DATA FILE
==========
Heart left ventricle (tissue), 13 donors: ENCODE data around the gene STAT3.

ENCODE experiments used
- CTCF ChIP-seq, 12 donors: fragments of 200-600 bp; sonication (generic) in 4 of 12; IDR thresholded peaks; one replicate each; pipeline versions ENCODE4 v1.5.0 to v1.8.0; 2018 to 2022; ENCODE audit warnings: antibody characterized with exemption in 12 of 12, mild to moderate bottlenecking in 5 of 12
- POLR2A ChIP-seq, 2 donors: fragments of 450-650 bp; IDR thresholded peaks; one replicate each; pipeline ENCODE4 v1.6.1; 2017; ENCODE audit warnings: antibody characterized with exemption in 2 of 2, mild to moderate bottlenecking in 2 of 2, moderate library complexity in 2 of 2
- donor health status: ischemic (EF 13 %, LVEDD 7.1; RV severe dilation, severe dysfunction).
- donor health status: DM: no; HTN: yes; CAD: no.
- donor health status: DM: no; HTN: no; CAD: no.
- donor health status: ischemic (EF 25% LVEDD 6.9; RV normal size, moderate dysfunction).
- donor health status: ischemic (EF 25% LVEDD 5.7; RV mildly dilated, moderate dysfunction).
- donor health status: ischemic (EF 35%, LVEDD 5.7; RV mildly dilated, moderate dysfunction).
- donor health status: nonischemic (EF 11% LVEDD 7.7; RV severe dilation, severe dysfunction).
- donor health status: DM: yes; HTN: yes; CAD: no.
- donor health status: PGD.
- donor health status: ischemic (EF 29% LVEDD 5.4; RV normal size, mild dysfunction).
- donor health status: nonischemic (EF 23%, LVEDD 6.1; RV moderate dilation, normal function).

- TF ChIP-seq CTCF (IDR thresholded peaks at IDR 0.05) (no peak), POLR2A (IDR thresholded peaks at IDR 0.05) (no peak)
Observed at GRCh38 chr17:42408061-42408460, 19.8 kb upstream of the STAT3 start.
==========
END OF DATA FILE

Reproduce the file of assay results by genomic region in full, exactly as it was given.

Heart left ventricle (tissue), 13 donors: ENCODE data around the gene STAT3.

ENCODE experiments used
- CTCF ChIP-seq, 12 donors: fragments of 200-600 bp; sonication (generic) in 4 of 12; IDR thresholded peaks; one replicate each; pipeline versions ENCODE4 v1.5.0 to v1.8.0; 2018 to 2022; ENCODE audit warnings: antibody characterized with exemption in 12 of 12, mild to moderate bottlenecking in 5 of 12
- POLR2A ChIP-seq, 2 donors: fragments of 450-650 bp; IDR thresholded peaks; one replicate each; pipeline ENCODE4 v1.6.1; 2017; ENCODE audit warnings: antibody characterized with exemption in 2 of 2, mild to moderate bottlenecking in 2 of 2, moderate library complexity in 2 of 2
- donor health status: ischemic (EF 13 %, LVEDD 7.1; RV severe dilation, severe dysfunction).
- donor health status: DM: no; HTN: yes; CAD: no.
- donor health status: DM: no; HTN: no; CAD: no.
- donor health status: ischemic (EF 25% LVEDD 6.9; RV normal size, moderate dysfunction).
- donor health status: ischemic (EF 25% LVEDD 5.7; RV mildly dilated, moderate dysfunction).
- donor health status: ischemic (EF 35%, LVEDD 5.7; RV mildly dilated, moderate dysfunction).
- donor health status: nonischemic (EF 11% LVEDD 7.7; RV severe dilation, severe dysfunction).
- donor health status: DM: yes; HTN: yes; CAD: no.
- donor health status: PGD.
- donor health status: ischemic (EF 29% LVEDD 5.4; RV normal size, mild dysfunction).
- donor health status: nonischemic (EF 23%, LVEDD 6.1; RV moderate dilation, normal function).

- TF ChIP-seq CTCF (IDR thresholded peaks at IDR 0.05) (no peak), POLR2A (IDR thresholded peaks at IDR 0.05) (no peak)
Observed at GRCh38 chr17:42408061-42408460, 19.8 kb upstream of the STAT3 start.